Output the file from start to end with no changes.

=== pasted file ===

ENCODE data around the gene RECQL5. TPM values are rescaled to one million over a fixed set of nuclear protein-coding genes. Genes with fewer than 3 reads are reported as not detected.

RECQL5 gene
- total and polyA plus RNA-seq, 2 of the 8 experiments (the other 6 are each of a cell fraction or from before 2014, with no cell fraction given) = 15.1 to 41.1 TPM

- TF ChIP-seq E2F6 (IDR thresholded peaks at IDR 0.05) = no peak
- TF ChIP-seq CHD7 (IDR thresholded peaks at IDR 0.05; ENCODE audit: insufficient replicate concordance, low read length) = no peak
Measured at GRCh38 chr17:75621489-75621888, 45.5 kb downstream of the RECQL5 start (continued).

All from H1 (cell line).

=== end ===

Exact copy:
ENCODE data around the gene RECQL5. TPM values are rescaled to one million over a fixed set of nuclear protein-coding genes. Genes with fewer than 3 reads are reported as not detected.

RECQL5 gene
- total and polyA plus RNA-seq, 2 of the 8 experiments (the other 6 are each of a cell fraction or from before 2014, with no cell fraction given) = 15.1 to 41.1 TPM

- TF ChIP-seq E2F6 (IDR thresholded peaks at IDR 0.05) = no peak
- TF ChIP-seq CHD7 (IDR thresholded peaks at IDR 0.05; ENCODE audit: insufficient replicate concordance, low read length) = no peak
Measured at GRCh38 chr17:75621489-75621888, 45.5 kb downstream of the RECQL5 start (continued).

All from H1 (cell line).